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This is a generalised care sheet for Psalmopoeuss, a genus titled (Psalmopoeus). For more in this femily see Category:Theraphosidae, or for a more detailed species care sheet see Category:Psalmopoeus.

Species Information Bar
Psalmopoeus care sheet
Venezuelan Sun Tiger Tarantula
Venezuelan Sun Tiger Tarantula
Scientific classification

Kingdom: Animalia

Phylum: Arthropoda

Subphylum: Arachnomorpha

Class: Arachnida

Subclass: Micrura

Order: Araneae

Suborder: Opisthothelae

Family: Theraphosidae

Subfamily: Aviculariinae

Genus: Psalmopoeus

Psalmopoeus is a genus of the family Theraphosidae containing various species of tarantulas. The genus is native to Central America and South America including the West Indies. These species are believed to be relatively venomous, and research in the venom of Psalmopoeus cambridgei shows it to be similar to capsaicin, the molecule causing irritation in chili peppers.
Tarantula Information (for a more detailed Tarantula care review see Tarantula Care Sheets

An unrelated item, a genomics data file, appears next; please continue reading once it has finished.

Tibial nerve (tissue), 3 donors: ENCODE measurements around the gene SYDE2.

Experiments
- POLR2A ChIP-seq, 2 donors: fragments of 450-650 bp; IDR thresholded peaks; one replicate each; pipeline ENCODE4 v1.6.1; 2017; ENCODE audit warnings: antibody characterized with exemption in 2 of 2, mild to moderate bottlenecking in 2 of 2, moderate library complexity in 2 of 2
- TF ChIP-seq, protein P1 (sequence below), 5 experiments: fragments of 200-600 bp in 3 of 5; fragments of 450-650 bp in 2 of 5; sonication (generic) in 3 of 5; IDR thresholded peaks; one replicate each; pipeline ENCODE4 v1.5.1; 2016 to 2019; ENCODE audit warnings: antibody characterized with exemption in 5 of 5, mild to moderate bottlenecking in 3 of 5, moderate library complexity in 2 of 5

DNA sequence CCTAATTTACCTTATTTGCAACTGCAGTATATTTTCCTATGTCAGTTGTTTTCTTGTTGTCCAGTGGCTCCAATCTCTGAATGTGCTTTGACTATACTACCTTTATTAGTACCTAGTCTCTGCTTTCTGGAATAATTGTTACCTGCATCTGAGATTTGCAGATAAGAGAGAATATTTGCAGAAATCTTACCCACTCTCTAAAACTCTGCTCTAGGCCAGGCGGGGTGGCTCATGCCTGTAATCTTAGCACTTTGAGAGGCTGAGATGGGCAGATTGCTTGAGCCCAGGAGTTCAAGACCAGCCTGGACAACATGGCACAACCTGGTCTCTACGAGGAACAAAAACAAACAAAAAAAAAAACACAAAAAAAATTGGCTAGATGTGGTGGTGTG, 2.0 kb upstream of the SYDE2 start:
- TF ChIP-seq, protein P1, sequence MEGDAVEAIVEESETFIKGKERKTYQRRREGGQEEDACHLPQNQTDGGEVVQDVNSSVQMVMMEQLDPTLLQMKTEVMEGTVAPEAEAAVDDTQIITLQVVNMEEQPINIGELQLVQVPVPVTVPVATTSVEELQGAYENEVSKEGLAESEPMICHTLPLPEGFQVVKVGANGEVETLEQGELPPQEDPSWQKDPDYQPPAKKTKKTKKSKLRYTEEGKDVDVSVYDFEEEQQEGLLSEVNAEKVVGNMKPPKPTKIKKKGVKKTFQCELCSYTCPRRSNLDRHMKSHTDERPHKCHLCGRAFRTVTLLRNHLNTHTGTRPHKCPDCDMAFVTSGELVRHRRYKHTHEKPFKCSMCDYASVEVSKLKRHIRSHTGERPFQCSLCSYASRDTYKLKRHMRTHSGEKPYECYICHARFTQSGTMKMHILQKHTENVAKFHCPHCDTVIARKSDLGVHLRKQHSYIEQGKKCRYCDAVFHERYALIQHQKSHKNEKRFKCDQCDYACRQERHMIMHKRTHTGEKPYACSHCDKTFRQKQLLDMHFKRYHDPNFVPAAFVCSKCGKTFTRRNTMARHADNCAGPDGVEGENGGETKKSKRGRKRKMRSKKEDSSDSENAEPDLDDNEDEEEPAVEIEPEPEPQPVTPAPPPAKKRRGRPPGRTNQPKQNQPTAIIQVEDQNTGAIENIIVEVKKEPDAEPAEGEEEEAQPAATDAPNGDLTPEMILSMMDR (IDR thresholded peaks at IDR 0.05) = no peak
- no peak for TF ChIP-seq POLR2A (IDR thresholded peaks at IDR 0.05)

Information and Tarantula Care
Regions Found: Central and South America
Class: Arboreal
Adult Size:
Temperament: Skittish and Defensive
Urticating Hairs: No
Venom Potency: Unknown
Psalmopoeus Housing Requirements
Tarantula Housing: Height is much more important than floor space, a substrate should be provided with a variety of plants and branches. Ensure branches are in a stable position and will not fall if the tarantula climbs onto it.
Special Requirements:
Breeding Psalmopoeus Tarantulas
Breeding Difficulty: Unknown
Egg sac size: Unknown
Danger to Male: Possible sexual cannibalism
Psalmopoeus Diet
Livefood insects such as crickets, locust, butter worms, meal worms, superworms, houseflies and cockroaches.
Recommended Pet Supplies for Psalmopoeus

Breeding Psalmopoeus[edit]

Breeding tarantulas can be extremely difficult but can also be extremely rewarding. From a successful mating, anywhere from 50 to 2000 eggs can be produced, depending upon the size and species of the female. The Brazilian Salmon Pink (Lasiodora parahybana) are of the larger species and have been known to produce some 1500-2000 eggs in one sac. Another popular species The Goliath Bird Eater (Theraphosa blondi) however, has been known to produce as little as 50 eggs despite its “goliath” size.

The basic steps involved in breeding tarantulas are discussed further:

See Also[edit]